nowhere in the Aug. 24 Order, nor in the notices of the Opt-Out Investigation, nor
in its other orders6 addressing this issue, did the Commission conclude that smart
A prior decision, cited by the Commission in the order dismissing Friedman’s complaint,
demonstrates that the Commission declined to determine the health and safety issues:
It is impossible for the Commission to decide that smart meters are safe, or unsafe,
without first reaching a conclusion regarding the health effects of RF. Consistent with
our prior decisions in [related proceedings], under the doctrine of primary jurisdiction the
Commission is not the appropriate entity to consider potential health effects from RF
related to the smart meter installations given that the [Federal Communications
meter technology is not a credible threat to the health and safety of CMP’s
customers. In fact, the Commission explicitly declined to decide this issue in the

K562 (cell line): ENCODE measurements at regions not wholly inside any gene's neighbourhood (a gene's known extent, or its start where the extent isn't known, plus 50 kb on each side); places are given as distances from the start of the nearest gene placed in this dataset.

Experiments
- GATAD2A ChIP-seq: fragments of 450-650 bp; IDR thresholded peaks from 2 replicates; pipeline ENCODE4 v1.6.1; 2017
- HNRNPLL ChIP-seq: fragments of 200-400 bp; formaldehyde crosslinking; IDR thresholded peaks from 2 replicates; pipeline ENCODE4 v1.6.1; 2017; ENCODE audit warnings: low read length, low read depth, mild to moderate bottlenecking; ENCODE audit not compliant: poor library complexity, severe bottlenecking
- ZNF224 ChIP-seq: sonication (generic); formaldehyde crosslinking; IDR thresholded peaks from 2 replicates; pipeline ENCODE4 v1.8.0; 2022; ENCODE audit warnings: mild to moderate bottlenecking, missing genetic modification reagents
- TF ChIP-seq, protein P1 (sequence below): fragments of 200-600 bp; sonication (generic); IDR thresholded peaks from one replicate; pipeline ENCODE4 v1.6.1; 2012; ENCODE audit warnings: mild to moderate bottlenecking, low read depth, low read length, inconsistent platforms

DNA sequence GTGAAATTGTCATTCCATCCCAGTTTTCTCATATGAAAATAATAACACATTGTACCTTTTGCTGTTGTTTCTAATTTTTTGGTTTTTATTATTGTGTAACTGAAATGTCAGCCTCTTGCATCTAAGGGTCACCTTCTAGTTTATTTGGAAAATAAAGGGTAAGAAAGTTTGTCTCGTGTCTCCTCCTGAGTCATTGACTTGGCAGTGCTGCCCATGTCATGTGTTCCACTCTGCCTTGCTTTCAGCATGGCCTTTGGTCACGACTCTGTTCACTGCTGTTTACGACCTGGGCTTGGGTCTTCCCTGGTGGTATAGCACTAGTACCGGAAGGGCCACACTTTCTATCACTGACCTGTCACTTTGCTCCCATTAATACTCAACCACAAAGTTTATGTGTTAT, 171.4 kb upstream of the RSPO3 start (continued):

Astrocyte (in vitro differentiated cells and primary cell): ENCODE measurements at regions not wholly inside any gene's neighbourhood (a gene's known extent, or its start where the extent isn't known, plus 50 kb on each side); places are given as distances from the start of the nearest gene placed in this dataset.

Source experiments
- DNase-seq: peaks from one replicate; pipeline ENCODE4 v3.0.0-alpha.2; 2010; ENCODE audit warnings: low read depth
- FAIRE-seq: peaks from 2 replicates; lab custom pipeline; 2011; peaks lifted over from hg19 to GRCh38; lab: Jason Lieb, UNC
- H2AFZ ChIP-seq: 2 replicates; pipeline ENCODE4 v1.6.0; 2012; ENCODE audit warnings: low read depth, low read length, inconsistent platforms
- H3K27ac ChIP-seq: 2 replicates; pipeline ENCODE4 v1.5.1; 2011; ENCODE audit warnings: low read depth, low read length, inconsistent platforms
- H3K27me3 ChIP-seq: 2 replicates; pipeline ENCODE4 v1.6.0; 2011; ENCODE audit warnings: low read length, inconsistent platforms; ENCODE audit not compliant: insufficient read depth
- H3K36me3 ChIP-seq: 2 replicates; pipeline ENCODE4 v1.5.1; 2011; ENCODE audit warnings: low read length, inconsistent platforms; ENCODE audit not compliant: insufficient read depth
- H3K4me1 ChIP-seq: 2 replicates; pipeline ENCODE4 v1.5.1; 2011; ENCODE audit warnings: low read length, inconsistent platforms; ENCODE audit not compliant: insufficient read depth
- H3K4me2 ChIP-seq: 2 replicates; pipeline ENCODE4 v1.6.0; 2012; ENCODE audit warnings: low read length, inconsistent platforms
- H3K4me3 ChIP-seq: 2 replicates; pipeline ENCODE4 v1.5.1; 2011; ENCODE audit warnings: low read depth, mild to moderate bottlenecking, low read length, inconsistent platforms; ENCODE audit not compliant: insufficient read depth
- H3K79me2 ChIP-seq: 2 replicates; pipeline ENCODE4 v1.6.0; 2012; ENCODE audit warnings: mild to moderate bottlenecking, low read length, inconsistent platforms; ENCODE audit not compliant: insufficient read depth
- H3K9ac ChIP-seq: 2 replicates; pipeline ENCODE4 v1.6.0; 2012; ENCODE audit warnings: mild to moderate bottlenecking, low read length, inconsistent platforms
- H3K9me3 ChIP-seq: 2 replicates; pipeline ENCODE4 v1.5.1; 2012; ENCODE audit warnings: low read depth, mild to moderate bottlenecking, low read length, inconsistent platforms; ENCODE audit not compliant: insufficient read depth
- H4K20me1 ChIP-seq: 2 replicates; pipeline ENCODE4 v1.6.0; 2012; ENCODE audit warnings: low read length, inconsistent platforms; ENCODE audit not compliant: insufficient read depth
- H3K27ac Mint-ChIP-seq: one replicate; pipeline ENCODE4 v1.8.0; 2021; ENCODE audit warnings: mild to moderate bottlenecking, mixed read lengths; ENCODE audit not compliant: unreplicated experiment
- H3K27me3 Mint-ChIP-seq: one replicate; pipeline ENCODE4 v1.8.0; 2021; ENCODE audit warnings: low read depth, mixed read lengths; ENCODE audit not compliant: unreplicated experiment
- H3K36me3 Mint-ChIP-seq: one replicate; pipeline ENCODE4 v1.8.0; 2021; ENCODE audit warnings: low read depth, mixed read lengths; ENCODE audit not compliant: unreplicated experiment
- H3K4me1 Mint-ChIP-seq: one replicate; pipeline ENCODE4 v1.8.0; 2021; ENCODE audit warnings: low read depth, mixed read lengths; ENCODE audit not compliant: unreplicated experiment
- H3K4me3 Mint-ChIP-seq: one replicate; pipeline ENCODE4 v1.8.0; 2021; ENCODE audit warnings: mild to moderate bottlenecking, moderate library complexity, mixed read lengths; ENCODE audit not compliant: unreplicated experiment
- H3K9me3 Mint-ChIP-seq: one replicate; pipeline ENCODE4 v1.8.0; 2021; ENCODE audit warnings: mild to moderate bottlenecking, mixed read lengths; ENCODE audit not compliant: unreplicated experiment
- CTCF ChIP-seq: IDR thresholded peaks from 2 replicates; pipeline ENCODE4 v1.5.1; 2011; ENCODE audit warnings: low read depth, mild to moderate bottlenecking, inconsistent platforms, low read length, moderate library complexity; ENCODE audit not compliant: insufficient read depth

Opt-Out Investigation: “In initiating this investigation, we make no determination
on the merits of health, safety, privacy or security concerns, the adequacy of
existing studies or which federal or state agency has the jurisdiction to make these
determinations and this investigation will not include such matters.” Jan. 7 Notice
of Investigation, at 7. Furthermore, although in Part II of the Opt-Out Orders the
Commission referenced an examination conducted by the Maine Center for
Disease Control that concluded there was no “consistent or convincing evidence to
Commission] is the federal agency charged with determining RF-related emission